Friday, 21 October 2016
Last updated 1 hour ago
Feb 21 2014 | 10:57am ET
This year could prove the biggest for hedge fund launches since the financial crisis, with investors flocking to new firms headed by veterans of established—and often unavailable—funds.
Many of the industry's most successful hedge funds are not accepting new money at the moment. A number, citing a paucity of opportunities, have even returned money to clients to avoid harming returns.
Some of that money has gone to new hedge funds led by protégés of some of the industry's biggest names. "Investors want more of that DNA," Morgan Stanley's Darren Levy, who heads capital introductions in the Americas, told The Wall Street Journal.
Things have not exactly returned to pre-crisis levels, when promising names could fetch $5 billion or more for a new launch. But at least one new firm—former Baupost Group co-portfolio manager Herb Wagner's Finepoint Capital—is expected to debut with $2 billion, and the volume of launches is expected to be higher than at any point in the last five years, in spite of hedge funds' relative underperformance over that period.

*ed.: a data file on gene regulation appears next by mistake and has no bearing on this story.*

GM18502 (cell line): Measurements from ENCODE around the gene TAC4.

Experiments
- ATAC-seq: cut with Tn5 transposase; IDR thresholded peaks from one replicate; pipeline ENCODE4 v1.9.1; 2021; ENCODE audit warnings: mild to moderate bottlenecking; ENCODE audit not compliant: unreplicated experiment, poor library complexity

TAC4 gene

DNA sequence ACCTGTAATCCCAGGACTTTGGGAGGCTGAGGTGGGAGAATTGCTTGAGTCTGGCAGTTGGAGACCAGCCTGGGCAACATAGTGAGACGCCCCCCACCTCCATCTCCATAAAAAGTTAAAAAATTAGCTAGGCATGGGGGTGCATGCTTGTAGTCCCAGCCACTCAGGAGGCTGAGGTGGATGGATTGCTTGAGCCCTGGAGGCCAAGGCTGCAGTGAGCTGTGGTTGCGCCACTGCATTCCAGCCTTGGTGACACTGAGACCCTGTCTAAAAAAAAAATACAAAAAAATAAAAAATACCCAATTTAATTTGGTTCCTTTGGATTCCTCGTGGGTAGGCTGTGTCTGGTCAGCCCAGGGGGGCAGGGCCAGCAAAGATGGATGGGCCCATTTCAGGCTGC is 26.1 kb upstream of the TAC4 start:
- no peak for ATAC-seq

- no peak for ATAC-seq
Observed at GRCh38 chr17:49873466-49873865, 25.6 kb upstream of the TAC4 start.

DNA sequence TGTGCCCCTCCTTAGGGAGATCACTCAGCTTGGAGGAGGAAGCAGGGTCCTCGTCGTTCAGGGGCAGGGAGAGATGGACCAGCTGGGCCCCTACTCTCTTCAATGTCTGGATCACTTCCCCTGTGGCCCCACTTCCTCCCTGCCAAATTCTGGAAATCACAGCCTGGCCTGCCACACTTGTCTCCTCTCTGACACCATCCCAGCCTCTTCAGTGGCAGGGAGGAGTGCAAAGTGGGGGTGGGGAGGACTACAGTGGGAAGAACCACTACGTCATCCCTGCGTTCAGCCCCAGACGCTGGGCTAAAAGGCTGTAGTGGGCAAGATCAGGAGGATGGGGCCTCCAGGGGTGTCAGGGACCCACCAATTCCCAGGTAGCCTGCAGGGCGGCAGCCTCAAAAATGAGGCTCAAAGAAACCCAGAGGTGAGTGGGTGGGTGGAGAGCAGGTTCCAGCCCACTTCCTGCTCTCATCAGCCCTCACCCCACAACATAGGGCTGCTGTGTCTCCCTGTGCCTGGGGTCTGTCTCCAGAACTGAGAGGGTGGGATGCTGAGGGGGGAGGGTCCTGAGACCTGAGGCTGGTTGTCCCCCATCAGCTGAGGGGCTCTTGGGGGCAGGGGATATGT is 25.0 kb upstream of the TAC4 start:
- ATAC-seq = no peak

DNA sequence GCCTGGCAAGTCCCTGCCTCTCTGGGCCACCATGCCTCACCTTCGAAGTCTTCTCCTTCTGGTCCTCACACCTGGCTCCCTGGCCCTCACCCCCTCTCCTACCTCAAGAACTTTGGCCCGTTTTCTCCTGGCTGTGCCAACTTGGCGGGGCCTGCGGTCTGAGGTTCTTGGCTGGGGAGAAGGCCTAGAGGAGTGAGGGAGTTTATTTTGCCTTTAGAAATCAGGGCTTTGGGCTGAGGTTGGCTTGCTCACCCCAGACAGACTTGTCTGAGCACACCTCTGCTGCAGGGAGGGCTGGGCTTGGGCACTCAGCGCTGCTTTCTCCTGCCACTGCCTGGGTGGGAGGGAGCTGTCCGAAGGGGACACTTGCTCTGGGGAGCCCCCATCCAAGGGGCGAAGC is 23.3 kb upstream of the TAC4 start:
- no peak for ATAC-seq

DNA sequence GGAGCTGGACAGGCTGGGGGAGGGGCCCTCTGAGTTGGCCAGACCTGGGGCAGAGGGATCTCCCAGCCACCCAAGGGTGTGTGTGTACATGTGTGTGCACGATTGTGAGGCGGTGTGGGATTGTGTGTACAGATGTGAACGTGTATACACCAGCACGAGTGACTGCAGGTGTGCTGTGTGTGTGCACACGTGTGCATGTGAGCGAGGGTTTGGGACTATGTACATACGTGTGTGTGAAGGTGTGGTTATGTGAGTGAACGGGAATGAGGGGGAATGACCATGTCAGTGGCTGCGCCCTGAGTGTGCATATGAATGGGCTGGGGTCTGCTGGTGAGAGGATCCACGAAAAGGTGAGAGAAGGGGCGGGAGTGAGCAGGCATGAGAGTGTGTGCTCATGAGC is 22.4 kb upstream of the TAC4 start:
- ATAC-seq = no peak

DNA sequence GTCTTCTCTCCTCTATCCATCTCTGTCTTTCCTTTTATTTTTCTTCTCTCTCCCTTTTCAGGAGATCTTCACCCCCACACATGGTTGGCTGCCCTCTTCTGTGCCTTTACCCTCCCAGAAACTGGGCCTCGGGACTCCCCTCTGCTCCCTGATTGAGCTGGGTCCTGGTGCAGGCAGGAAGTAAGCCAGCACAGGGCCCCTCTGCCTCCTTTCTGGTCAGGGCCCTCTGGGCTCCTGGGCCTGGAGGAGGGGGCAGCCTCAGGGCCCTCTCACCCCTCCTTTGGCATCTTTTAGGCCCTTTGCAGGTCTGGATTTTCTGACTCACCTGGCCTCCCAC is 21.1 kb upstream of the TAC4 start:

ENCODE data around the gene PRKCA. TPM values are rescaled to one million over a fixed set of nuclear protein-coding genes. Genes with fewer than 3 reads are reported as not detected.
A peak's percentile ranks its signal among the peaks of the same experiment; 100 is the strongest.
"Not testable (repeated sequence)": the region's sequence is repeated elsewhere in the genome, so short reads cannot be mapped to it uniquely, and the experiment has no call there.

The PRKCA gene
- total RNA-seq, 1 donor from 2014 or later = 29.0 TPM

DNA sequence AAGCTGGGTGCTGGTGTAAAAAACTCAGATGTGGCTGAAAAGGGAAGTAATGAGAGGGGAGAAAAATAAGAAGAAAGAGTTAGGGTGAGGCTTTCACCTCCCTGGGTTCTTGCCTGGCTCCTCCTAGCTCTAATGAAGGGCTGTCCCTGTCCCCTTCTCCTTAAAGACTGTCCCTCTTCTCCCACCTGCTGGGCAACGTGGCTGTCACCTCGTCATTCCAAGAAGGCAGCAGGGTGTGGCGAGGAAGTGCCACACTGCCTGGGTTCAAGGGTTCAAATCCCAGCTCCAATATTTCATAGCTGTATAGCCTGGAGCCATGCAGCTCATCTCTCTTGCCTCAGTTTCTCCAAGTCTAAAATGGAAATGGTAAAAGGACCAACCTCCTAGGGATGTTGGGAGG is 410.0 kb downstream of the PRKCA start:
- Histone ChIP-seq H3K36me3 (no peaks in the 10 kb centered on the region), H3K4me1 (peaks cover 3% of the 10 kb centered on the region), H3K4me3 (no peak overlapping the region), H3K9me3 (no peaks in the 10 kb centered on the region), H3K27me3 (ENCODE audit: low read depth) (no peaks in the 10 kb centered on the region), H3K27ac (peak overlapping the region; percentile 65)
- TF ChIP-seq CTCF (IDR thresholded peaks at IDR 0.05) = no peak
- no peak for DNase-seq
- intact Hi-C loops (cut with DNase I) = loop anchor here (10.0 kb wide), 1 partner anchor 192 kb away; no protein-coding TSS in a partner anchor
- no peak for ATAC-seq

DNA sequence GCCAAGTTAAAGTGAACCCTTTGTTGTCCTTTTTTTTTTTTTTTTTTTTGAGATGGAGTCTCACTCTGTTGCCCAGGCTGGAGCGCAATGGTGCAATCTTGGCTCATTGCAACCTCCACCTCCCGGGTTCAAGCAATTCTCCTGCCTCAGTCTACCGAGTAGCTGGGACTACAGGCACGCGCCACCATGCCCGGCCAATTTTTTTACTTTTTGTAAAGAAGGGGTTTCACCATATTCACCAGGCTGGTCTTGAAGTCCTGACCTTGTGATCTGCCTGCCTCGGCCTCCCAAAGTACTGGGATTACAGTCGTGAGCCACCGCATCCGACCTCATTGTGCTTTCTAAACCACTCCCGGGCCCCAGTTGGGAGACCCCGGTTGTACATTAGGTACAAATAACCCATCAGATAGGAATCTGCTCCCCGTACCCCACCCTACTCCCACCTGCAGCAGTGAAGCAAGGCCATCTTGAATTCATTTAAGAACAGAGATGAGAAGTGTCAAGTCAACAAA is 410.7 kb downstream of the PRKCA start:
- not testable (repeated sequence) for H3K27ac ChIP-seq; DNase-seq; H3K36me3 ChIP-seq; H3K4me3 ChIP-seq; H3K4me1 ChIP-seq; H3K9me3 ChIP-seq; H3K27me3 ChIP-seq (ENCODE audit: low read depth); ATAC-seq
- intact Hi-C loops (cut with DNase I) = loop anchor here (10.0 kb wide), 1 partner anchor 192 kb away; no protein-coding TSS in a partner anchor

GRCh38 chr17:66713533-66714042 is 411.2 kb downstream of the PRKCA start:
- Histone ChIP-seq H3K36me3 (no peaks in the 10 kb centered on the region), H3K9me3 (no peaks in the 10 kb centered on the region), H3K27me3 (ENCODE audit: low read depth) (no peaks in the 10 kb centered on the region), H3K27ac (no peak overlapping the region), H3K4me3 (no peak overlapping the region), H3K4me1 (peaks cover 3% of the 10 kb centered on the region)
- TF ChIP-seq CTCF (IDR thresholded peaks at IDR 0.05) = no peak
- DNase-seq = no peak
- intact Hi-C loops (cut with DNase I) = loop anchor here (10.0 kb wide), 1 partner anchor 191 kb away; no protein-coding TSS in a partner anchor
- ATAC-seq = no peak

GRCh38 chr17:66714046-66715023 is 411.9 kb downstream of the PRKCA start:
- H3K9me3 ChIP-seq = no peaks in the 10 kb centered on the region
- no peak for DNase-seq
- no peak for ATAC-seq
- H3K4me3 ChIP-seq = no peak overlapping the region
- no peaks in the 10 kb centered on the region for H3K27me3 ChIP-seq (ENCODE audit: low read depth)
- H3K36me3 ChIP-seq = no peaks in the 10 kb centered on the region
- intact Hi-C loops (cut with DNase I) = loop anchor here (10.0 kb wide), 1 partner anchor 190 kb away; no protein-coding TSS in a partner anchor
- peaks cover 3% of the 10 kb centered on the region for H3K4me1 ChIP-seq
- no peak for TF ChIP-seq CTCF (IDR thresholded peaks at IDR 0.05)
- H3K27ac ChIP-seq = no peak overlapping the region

Yen Liow, a veteran of family office Ziff Brothers Investments, launched his Aravt Global with $1 billion last month. Also coming to market in January was Jim Parsons, formerly of Viking Global Investors, whose Junto Capital Management raised $500 million, despite redemption provisions that make it take two full years to withdraw all of one's money.
Brahman Capital's Paritosh Gupta, the husband of Tiger Ratan Capital founder Nehal Chopra, fetched $120 million for his Adi Capital Management. And Highfields Capital Management veteran Matthew Sidman is expected to find fundraising success for his new hedge fund, as well.